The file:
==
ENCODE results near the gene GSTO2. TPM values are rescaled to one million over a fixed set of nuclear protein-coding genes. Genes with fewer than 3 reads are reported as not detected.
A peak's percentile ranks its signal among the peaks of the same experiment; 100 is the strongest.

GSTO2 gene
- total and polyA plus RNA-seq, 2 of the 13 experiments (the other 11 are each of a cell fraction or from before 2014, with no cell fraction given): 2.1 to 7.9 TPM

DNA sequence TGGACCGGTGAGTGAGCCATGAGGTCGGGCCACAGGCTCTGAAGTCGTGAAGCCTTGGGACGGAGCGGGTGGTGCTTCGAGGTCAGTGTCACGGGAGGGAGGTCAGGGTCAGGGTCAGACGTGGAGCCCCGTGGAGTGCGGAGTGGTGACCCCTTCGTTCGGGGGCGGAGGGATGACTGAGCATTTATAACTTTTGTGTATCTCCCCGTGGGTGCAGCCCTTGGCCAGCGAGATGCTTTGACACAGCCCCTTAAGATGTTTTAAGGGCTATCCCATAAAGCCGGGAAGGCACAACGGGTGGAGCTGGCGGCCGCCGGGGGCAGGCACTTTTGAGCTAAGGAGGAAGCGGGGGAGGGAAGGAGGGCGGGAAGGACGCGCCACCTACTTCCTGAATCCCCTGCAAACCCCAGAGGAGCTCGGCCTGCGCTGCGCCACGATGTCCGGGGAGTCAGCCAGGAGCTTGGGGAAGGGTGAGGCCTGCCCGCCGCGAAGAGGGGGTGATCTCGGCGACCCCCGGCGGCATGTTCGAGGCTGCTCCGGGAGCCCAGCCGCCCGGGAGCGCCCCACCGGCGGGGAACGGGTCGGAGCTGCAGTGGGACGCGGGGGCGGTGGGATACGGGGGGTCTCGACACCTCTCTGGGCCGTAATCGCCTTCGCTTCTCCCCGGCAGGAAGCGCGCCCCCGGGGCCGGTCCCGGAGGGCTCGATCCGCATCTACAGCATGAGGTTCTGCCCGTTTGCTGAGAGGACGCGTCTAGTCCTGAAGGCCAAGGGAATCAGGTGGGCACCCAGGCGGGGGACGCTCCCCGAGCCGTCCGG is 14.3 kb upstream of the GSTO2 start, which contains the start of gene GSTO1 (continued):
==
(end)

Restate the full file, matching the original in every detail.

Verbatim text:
ENCODE results near the gene GSTO2. TPM values are rescaled to one million over a fixed set of nuclear protein-coding genes. Genes with fewer than 3 reads are reported as not detected.
A peak's percentile ranks its signal among the peaks of the same experiment; 100 is the strongest.

GSTO2 gene
- total and polyA plus RNA-seq, 2 of the 13 experiments (the other 11 are each of a cell fraction or from before 2014, with no cell fraction given): 2.1 to 7.9 TPM

DNA sequence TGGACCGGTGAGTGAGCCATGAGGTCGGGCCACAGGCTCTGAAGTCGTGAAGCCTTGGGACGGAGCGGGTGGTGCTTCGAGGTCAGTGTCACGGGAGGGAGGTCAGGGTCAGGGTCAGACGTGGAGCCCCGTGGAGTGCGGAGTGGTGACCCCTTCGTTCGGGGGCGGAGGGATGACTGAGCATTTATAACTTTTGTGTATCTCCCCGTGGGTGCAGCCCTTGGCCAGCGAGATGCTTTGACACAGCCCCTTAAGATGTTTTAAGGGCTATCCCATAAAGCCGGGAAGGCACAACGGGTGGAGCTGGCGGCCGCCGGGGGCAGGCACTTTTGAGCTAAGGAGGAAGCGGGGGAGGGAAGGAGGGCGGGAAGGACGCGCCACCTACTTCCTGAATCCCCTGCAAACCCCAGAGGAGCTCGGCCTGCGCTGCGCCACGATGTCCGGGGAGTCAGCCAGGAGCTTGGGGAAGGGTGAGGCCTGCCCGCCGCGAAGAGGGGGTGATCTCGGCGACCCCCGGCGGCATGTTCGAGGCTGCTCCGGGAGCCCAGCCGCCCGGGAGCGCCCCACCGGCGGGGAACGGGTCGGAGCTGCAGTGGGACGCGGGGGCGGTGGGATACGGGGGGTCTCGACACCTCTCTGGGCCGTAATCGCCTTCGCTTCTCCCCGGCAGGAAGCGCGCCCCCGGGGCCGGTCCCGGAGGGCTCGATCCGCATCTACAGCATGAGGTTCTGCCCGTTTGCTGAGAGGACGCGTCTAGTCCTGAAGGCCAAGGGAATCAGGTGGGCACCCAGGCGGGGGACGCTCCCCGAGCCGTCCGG is 14.3 kb upstream of the GSTO2 start, which contains the start of gene GSTO1 (continued):